Article  CAS  PubMed  PubMed Central  Google Scholar 

  31. Karaca E, Weitzer S, Pehlivan D, Shiraishi H, Gogakos T, Hanada T, et al. Human CLP1 mutations alter tRNA biogenesis, affecting both peripheral and central nervous system function. Cell. 2014;157:636–50.

    Article  CAS  PubMed  PubMed Central  Google Scholar 

  32. Willsey AJ, Sanders SJ, Li M, Dong S, Tebbenkamp AT, Muhle RA, et al. Coexpression networks implicate human midfetal deep cortical projection neurons in the pathogenesis of autism. Cell. 2013;155:997–1007.

    Article  CAS  PubMed  PubMed Central  Google Scholar 

  33. Miller DT, Adam MP, Aradhya S, Biesecker LG, Brothman AR, Carter NP, et al. Consensus statement: chromosomal microarray is a first-tier clinical diagnostic test for individuals with developmental disabilities or congenital anomalies. Am J Hum Genet. 2010;86:749–64.

    Article  CAS  PubMed  PubMed Central  Google Scholar 

  34. Gilissen C, Hehir-Kwa JY, Thung DT, van de Vorst M, van Bon BW, Willemsen MH et al. Genome sequencing identifies major causes of severe intellectual disability. Nature. 2014;511(7509):344–7.

    Article  CAS  PubMed  Google Scholar 

  35. Deciphering Decelopmnetal Disorders Study. Largescale discovery of novel genetic causes of developmental disorders. Nature. 2015;519(7542):223–8.

Download references


We thank the patients and families for their contribution to this study. This work was supported by the US National Human Genome Research Institute (NHGRI)/National Heart Lung and Blood Institute (NHLBI) grant number HG006542 to the Baylor-Hopkins Center for Mendelian Genomics; the Smith-Magenis Syndrome Research Foundation (SMSRF); the National Institute of Neurological Disorders and Stroke (NINDS) NS058529, National Institute of General Medical Sciences Grant Number T32GM008307, the National Institute of Child Health and Development (NICHD) HD024064 Intellectual and Developmental Disabilities Research Center (IDDRC). C.R.B. is an HHMI fellow of the Damon Runyon Cancer Research Foundation (DRG 2155-13). T.H. and J.E.P. supported by the Medical Genetics Research Fellowship Program NIH/NIGMS NIH T32 GM07526. The Atherosclerosis Risk in Communities Study is carried out as a collaborative study supported by NHLBI contracts (HHSN268201100005C, HHSN268201100006C, HHSN268201100007C, HHSN268201100008C, HHSN268201100009C, HHSN268201100010C, HHSN268201100011C, and HHSN268201100012C).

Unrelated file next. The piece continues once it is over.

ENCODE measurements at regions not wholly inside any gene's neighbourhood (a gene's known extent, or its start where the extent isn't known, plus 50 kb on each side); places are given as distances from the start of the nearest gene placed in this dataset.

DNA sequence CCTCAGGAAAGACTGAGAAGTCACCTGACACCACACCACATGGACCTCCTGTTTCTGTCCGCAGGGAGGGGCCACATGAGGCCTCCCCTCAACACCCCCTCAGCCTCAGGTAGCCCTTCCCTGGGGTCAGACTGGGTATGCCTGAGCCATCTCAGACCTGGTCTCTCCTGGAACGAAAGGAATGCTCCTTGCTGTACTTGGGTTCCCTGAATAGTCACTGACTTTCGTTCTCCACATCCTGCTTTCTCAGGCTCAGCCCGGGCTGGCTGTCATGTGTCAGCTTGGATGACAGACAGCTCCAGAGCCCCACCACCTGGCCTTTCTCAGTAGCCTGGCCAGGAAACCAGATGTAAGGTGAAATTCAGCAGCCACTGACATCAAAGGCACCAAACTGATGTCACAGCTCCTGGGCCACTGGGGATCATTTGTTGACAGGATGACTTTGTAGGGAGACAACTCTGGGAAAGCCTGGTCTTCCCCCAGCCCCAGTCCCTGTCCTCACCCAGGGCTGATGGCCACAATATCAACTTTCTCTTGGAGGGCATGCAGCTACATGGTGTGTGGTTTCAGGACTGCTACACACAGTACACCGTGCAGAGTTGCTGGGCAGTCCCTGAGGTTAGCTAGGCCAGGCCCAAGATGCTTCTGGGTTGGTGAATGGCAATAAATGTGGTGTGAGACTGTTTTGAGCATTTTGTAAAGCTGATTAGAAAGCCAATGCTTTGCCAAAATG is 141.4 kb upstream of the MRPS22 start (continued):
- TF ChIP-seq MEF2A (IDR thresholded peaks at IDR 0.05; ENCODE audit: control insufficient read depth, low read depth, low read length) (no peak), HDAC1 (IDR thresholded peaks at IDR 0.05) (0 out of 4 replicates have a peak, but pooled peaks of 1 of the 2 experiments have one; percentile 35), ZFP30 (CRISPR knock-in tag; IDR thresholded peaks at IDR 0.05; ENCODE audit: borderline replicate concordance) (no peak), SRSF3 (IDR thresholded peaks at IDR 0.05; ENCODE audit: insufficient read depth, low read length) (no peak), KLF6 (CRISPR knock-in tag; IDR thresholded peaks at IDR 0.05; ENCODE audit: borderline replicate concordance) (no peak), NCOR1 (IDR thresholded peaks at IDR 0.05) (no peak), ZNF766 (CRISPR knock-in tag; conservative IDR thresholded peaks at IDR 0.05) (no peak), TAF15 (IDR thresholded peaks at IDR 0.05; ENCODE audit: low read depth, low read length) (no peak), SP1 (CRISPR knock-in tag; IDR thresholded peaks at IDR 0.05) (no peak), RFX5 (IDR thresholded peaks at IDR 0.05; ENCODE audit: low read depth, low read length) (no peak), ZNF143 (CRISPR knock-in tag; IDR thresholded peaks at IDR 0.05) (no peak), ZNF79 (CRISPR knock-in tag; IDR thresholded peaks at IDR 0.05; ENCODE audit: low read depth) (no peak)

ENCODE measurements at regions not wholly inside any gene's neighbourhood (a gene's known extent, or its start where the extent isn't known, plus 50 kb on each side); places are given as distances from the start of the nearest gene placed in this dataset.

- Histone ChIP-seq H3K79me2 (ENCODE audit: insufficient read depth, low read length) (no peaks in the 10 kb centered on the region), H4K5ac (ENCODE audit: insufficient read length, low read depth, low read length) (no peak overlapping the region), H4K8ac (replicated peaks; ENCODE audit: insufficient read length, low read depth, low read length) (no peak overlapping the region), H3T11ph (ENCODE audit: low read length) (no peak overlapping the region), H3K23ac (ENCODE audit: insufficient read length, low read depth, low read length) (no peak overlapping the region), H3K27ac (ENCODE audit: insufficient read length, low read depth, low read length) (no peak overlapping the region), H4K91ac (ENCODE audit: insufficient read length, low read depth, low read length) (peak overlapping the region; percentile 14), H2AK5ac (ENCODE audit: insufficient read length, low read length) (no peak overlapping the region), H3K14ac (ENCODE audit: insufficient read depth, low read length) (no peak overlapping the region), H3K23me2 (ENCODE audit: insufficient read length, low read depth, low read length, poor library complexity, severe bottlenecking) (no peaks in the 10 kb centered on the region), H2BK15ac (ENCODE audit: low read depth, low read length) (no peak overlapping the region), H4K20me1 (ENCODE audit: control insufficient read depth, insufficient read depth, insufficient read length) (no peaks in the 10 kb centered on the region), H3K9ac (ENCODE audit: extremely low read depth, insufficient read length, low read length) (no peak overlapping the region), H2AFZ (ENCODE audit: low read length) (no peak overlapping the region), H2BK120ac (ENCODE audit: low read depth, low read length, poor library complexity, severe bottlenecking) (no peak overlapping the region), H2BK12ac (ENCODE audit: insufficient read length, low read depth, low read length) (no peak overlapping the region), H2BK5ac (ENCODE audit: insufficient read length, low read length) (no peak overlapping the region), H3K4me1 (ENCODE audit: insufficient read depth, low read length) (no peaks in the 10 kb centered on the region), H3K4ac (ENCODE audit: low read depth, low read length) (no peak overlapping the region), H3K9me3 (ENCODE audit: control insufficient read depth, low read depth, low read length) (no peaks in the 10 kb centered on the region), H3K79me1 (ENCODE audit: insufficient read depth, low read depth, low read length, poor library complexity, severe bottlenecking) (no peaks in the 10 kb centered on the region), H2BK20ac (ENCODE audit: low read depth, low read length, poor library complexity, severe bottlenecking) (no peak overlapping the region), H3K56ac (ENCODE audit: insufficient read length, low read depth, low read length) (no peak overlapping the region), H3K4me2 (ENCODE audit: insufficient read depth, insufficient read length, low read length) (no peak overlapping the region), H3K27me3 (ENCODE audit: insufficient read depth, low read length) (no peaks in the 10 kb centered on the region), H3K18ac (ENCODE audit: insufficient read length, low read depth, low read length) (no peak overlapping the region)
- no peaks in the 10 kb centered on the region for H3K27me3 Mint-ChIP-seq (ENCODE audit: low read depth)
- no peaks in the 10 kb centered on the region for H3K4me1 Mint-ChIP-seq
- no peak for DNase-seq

Author information

Authors and Affiliations


Corresponding author

Correspondence to V. Reid Sutton.

Additional information

Competing interests

J.R.L. has stock ownership in 23andMe, is a paid consultant for Regeneron Pharmaceuticals, has stock options in Lasergen, Inc., is a member of the Scientific Advisory Board of Baylor Miraca Genetics Laboratories, and is a co-inventor on multiple United States and European patents related to molecular diagnostics for inherited neuropathies, eye diseases and bacterial genomic fingerprinting. Baylor College of Medicine (BCM) and Miraca Holdings Inc. have formed a joint venture with shared ownership and governance of the Baylor Miraca Genetics Laboratories (BMGL), which performs clinical exome sequencing. The Department of Molecular and Human Genetics at Baylor College of Medicine derives revenue from the chromosomal microarray analysis (CMA) and clinical exome sequencing offered in the Baylor Miraca Genetics Laboratory (BMGL; S.T., K.F.H., and Z.P. are employed by and receive a salary from Ambry Genetics. Exome sequencing is among the commercially available tests available at Ambry Genetics. The remaining authors declare that they have no competing interests.

Authors’ contributions

J.W. and C.R.B. analyzed the data and wrote the manuscript. T.H. and V.R.S. organized phenotype assessment and supervised the study. J.E.P., S.N.J., C.E., A.L.B., J.R.L., D.M.M., E.B., R.A.G., Y.Y., and F.X. generated and advised on data analysis. S.T., K.D.F., Z.P., N.J.M., J.A.B., L.P., K.M., K.J.W., D.K.A., M.H., A.P., L.F., M.W., R.E.P., Z.N., J.Z., and J.A.R. identified and collected patients. All authors have read and approved the final manuscript.

Janson White and Christine R. Beck contributed equally to this work.

Rights and permissions

Open Access This article is distributed under the terms of the Creative Commons Attribution 4.0 International License (, which permits unrestricted use, distribution, and reproduction in any medium, provided you give appropriate credit to the original author(s) and the source, provide a link to the Creative Commons license, and indicate if changes were made. The Creative Commons Public Domain Dedication waiver ( applies to the data made available in this article, unless otherwise stated.

Reprints and permissions

About this article

Check for updates. Verify currency and authenticity via CrossMark

Cite this article

White, J., Beck, C.R., Harel, T. et al. POGZ truncating alleles cause syndromic intellectual disability. Genome Med 8, 3 (2016).

Download citation

  • Received:

  • Accepted:

  • Published:

  • DOI: